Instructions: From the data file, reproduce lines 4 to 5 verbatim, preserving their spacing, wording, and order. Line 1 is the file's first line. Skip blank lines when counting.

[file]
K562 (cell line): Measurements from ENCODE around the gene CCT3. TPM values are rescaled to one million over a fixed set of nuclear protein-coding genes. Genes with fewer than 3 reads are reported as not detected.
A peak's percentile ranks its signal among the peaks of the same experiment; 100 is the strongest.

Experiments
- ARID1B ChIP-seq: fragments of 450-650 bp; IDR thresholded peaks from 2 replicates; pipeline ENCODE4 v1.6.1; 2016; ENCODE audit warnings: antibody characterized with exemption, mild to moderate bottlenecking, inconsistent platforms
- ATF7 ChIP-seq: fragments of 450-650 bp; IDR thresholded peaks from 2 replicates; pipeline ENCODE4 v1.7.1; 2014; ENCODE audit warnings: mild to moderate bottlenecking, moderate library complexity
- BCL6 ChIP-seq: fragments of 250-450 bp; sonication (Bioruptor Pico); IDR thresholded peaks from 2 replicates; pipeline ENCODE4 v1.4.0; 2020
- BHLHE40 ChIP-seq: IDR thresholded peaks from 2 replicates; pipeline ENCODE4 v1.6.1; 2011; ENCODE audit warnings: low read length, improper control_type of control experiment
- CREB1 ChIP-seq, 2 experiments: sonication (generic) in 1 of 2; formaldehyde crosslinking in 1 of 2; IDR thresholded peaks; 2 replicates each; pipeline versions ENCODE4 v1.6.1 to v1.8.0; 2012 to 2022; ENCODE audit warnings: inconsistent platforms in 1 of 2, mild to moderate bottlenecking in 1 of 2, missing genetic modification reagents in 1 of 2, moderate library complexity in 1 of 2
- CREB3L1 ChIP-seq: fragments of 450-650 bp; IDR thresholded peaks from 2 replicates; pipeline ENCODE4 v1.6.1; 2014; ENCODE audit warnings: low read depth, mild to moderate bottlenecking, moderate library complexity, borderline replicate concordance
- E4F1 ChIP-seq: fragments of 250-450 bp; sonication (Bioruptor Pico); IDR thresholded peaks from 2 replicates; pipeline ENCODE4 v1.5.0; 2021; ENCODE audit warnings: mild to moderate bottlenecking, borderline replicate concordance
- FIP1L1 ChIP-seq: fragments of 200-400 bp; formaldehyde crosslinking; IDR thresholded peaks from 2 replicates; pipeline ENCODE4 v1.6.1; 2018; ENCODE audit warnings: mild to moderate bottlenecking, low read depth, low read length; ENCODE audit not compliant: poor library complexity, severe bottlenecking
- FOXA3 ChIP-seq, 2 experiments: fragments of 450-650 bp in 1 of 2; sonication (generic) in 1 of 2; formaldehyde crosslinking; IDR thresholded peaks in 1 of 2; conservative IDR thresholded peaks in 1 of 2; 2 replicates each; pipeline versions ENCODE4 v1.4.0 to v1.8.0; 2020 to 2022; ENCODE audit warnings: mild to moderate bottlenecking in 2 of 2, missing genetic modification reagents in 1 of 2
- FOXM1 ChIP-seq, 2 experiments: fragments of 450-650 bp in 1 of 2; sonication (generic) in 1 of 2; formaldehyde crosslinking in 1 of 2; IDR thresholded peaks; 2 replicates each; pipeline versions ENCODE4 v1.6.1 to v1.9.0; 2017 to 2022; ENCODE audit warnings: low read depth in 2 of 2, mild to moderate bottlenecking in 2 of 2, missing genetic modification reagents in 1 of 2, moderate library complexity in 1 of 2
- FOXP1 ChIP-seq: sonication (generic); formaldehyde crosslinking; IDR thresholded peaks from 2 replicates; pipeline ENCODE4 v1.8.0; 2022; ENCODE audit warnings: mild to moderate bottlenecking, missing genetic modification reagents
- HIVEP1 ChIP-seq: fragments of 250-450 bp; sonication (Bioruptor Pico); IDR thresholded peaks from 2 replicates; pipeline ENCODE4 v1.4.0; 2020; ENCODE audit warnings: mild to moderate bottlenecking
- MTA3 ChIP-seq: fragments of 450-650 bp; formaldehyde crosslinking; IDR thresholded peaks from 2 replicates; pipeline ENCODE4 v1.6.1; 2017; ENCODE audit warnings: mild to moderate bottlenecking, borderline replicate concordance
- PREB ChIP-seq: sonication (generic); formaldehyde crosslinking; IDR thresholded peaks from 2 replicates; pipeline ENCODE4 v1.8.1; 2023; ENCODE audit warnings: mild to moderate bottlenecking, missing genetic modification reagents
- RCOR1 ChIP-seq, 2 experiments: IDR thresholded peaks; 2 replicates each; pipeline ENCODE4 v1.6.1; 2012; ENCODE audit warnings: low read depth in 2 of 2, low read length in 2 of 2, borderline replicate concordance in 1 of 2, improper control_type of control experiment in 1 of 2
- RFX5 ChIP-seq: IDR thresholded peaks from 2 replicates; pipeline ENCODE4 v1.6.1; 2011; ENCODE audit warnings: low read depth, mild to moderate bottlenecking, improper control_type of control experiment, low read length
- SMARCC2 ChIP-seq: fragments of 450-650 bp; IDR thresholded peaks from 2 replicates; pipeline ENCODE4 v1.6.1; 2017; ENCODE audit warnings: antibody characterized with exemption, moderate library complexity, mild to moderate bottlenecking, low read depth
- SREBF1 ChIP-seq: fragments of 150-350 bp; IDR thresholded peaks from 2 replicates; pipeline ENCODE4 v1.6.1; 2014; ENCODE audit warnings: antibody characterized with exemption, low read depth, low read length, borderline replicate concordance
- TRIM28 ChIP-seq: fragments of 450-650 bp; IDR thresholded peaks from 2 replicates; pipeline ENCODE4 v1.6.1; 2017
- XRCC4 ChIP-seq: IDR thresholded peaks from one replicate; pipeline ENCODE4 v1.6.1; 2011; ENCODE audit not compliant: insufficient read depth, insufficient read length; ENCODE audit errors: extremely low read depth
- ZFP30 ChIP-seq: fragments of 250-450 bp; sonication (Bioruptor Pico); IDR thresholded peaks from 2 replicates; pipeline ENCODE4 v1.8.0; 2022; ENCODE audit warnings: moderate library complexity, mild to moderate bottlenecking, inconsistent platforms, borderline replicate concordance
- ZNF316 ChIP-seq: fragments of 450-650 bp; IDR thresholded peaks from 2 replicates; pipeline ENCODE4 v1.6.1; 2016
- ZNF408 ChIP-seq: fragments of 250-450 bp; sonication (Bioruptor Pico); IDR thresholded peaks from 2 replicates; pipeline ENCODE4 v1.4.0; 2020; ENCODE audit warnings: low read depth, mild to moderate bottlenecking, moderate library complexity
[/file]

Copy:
- ARID1B ChIP-seq: fragments of 450-650 bp; IDR thresholded peaks from 2 replicates; pipeline ENCODE4 v1.6.1; 2016; ENCODE audit warnings: antibody characterized with exemption, mild to moderate bottlenecking, inconsistent platforms
- ATF7 ChIP-seq: fragments of 450-650 bp; IDR thresholded peaks from 2 replicates; pipeline ENCODE4 v1.7.1; 2014; ENCODE audit warnings: mild to moderate bottlenecking, moderate library complexity